section of www.eczemaireland.org

10 Useful Tips About Eczema

 

10 Useful Tips About Eczema by www.eczemaireland.org

  1. Use cotton clothing where possible

  2. Use soap free products for bathing

  3. Use specially formulated shampoos

  4. Read the ingredients on cosmetics

  5. Use a non-bio washing powder and do not use fabric conditioner.

  6. Do not use chemical sprays and plug-ins around the home

  7. Cut down on harsh cleaning products

  8. Shower immediately after swimming in a chlorinated pool and apply a moisturiser.

  9. Sore skin and sand do not mix.  Be careful of children on holidays. A beach can be nightmare.

  10. Avoid having anybody smoke in the home, avoid houses where there are smokers.
ECZEMA SKIN CARE

When Eczema breaks out at an adult stage, it is often dry, irritated, and itchy. Help soothe the itch and irritation of Eczema with our specialised range of skincare products that use a combination of herbs, including Chickweed.

Click here for our full range of Eczema Products
 
   
Your Baby's Skin

Children's Exzema
Eczema  Information
Baby  Information
  Children’s Eczema

?

 

What is Children’s Eczema?

Eczema is the inflammation of the skin, which causes redness, dry or weepy and intense itching. The most common type of eczema in children is atopic eczema, which may be associated with asthma or hay fever. Atopic eczema is fundamentally a genetic disorder and there is often someone else in the family with eczema, asthma or hay fever, but this not always the case. A majority of children grow out of eczema when they get older.

  • Children’s Eczema can show itself as redness of affected areas of skin

  • It is generally dry and often thickened in the areas that have been scratched.

  • Lumps or blisters can occur in affected areas or signs of superficial infection, such as weeping or crusty deposits.

  • Eczema can also be associated with asthma or hay fever.

  • Especially in young children and babies, Eczema can often show itself as a wet weeping irritation
Where does it Usually Appear?

 

Where does it Usually Appear?

Eczema commonly appears on areas of the body such as the inside of elbows and knees, the torso, around the wrist and under the arms, under the chin and on the face.

What triggers Eczema?

 

What triggers Eczema?

Irritation can occur from soaps, detergents, fabrics, other chemicals and perfumed creams.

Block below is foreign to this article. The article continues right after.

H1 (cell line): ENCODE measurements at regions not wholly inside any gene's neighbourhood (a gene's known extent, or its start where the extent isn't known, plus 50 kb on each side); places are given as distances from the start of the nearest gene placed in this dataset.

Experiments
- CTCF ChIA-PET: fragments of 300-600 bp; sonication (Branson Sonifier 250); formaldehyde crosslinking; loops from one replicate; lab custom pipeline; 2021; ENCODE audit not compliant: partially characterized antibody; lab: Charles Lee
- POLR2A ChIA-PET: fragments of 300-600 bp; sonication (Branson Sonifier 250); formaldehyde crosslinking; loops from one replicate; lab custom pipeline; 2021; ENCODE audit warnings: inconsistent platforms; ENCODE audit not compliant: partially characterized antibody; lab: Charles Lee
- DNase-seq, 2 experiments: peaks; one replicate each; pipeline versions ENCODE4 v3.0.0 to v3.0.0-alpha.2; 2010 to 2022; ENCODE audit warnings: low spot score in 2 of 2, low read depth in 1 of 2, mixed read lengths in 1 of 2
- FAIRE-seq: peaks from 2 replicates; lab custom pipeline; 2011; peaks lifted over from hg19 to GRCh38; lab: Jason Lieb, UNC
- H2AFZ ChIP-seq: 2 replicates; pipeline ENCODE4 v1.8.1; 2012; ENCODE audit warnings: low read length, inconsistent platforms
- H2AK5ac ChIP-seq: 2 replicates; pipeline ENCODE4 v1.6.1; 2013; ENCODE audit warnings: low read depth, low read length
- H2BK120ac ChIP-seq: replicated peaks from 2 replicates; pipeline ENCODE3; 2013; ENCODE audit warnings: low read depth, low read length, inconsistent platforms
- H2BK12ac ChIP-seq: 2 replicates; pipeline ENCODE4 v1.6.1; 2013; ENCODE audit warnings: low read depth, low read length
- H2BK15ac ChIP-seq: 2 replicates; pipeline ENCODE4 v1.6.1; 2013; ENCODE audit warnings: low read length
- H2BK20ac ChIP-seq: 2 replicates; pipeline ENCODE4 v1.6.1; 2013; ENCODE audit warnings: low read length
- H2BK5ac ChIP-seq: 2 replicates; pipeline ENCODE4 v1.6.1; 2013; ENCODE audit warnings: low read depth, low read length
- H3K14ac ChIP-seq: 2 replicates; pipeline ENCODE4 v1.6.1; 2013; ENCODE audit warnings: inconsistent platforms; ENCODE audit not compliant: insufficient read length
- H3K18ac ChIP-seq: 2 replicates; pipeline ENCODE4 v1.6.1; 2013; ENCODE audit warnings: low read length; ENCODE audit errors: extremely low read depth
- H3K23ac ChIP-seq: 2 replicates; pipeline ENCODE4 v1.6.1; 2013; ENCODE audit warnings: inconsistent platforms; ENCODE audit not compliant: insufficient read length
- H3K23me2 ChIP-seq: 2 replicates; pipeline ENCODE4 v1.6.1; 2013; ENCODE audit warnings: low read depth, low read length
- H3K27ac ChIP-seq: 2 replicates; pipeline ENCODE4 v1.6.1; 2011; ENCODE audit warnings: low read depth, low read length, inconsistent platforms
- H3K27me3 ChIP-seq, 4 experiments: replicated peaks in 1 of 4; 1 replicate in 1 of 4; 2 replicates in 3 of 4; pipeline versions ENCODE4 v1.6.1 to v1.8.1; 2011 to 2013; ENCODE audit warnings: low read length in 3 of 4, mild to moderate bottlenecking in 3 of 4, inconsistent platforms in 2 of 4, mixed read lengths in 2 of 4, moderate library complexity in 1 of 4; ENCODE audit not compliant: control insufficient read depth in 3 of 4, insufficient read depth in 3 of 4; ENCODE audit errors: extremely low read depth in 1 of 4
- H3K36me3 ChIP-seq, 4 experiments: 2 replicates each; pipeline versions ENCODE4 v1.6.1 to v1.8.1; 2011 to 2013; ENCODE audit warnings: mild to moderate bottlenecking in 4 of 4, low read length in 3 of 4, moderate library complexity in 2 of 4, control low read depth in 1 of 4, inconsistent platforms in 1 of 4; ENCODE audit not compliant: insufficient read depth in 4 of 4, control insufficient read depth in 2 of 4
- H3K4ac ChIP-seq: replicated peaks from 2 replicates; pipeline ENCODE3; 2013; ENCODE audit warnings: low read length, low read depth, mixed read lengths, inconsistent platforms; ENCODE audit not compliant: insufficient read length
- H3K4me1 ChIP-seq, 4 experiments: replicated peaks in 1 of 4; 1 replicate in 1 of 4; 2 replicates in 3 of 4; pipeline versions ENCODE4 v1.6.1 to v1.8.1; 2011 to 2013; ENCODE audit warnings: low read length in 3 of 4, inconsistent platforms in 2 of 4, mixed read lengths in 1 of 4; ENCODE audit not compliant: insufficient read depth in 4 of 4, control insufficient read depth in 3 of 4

Children suffering from Eczema are also more prone to allergic reactions and this may make the Eczema worse. There skin is hypersensitive which can react to environmental allergies or curtains foods.

For more information go to
Common Irritants In Atopic Dermatitis: A Quick Checklist in the Tip’s and Advice
section of www.eczemaireland.org

 

Bathing

 

Bathing
By Doctor John Harper MD FRCP, Consultant in Pediatric Dermatology Great Ormond Street Hospital for Children

Bathing keeps the skin clean and free from crusts and scales, which helps prevent infection.

  • Bath at least once daily, twice daily is even better.

  • Bathing keeps the skin clean and free from crusts and scales, which helps prevent infection.

  • It is necessary to add a suitable bath oil to the bath water, to percent the skin from drying out.

  • Soaking in the water for 10 minutes will help the skin considerably.

  • Avoid ordinary over-the-counter soaps, which are irritant, alkaline and often perfumed.

  • The temperature of the water should be cool and the bathroom warm. Avoid any sudden changes in temperature which may make the skin itch.

  • Afterwards dry the skin by patting gently with a soft towel.

  • Bathing is better than showering, but is only a shower is possible, then use an appropriate emollient shower gel and rinse well before drying.

  • Make sure to moisturise well after a bath or shower

For more information visit the North East Valley Devision of general practice Coping with Eczema Common Questions page

Click here for our full range of Baby Skin Care Products
 
   
Cradle Cap

  Cradle cap is the yellowish, greasy scaly patches that appear on the scalp of young babies. It is a very common, harmless condition that does not usually itch or cause any discomfort to the baby.

Cradle cap usually begins in babies during their first three months and tends to last a few weeks or months. It usually clears up by the time the child is two years old, although in rare cases children can have cradle cap for a lot longer. The cause of cradle cap is not clear, although it may be linked to overactive sebaceous glands, which are glands in the skin that produce an oily substance called sebum.

Click here for our full range of Baby Skin Care Products
 
   
Nappy Rash

  Nappy Rash causes your baby's skin to become sore and irritated in the area around the nappy, and covered in pink or red spots or blotches, it is usually caused by your baby's skin coming into contact with urine and faeces in their nappy.

Nappy rash usually develops when your baby is between 9 and 12 months old. Most nappy rashes are mild and can be treated with a simple skin care routine. Your baby will not usually feel pain or discomfort.

Click here for our full range of Baby Skin Care Products